Nat Rev Gastroenterol Hepatol. 2009; 6: 306-314
        • Mayer E.A.
        Gut feelings: the emerging biology of gut-brain communication.
        Nat Rev Neurosci. 2011; 12: 453-466
        • Zitomersky N.L.
        • Atkinson B.J.
        • Franklin S.W.
        • et al.
        Characterization of adherent bacteroidales from intestinal biopsies of children and young adults with inflammatory bowel disease.
        PLoS One. 2013; 8: e63686
        • Chen L.
        • Wang W.
        • Zhou R.
        • et al.
        Characteristics of fecal and mucosa-associated microbiota in Chinese patients with inflammatory bowel disease.
        Medicine (Baltimore). 2014; 93: e51
        • Tagami S.
        • Susuki K.
        • Takeda M.
        • et al.
        Fulminant case of Guillain-Barré syndrome with poor recovery and depression following Haemophilus influenzae infection.
        Psychiatry Clin Neurosci. 2008; 62: 486
        • Lackner J.M.
        • Gudleski G.D.
        • Thakur E.R.
        • et al.
        The impact of physical complaints, social environment, and psychological functioning on IBS patients' health perceptions: looking beyond GI symptom severity.
        Am J Gastroenterol. 2014; 109: 224-233

      References

        • Sheehan D.V.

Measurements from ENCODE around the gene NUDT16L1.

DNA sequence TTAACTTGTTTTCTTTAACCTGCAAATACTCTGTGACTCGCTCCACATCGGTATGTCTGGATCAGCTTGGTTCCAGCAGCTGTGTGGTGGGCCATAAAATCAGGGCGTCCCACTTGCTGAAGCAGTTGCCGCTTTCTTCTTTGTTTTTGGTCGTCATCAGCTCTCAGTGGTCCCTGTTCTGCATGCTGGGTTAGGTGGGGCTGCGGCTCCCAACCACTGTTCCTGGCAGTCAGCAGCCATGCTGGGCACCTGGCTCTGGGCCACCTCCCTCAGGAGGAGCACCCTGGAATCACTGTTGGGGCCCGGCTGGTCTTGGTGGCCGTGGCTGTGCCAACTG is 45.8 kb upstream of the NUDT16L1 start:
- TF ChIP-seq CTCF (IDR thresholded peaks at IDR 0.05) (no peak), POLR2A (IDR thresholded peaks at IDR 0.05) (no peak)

• Lecrubier Y.
        • Sheehan K.H.
        • et al.
        The Mini International Neuropsychiatric Interview (M.I.N.I.): the development and validation of a structured diagnostic psychiatric interview for DSM-IV and ICD-10.
        J Clin Psychiatry. 1998; 59: 22-33
        • Si T.M.
        • Shu L.
        • Dang W.M.
        • et al.
        Evaluation of the reliability and validity of Chinese version of the Mini-International Neuropsychiatric Interview in patients with mental disorders [Chinese].
        Chin Ment Health J. 2009; 23: 493-497
        • McInnes P.
        • Cutting M.
        Manual of procedures for human microbiome project: core microbiome sampling protocol A HMP protocol # 07-001, Version 12.0. 2010; (Available at: http://hmpdacc.org/resources/tools_protocols.php)
        • Remmele W.
        • Stegner H.E.
        Recommendation for uniform definition of an immunoreactive score (irs) for immunohistochemical estrogen receptor detection (er-ica) in breast cancer tissue.
        Der Pathologe. 1987; 8: 138-140
        • Lindner J.L.
        • Loibl S.
        • Denkert C.
        • et al.
        Expression of secreted protein acidic and rich in cysteine (SPARC) in breast cancer and response to neoadjuvant chemotherapy.
        Ann Oncol. 2015; 26: 95-100
        • Schloss P.D.
        • Westcott S.L.
        • Ryabin T.
        • et al.
        Introducing mothur: open-source, platform-independent, community-supported software for describing and comparing microbial communities.
        Appl Environ Microbiol. 2009; 75: 7537-7541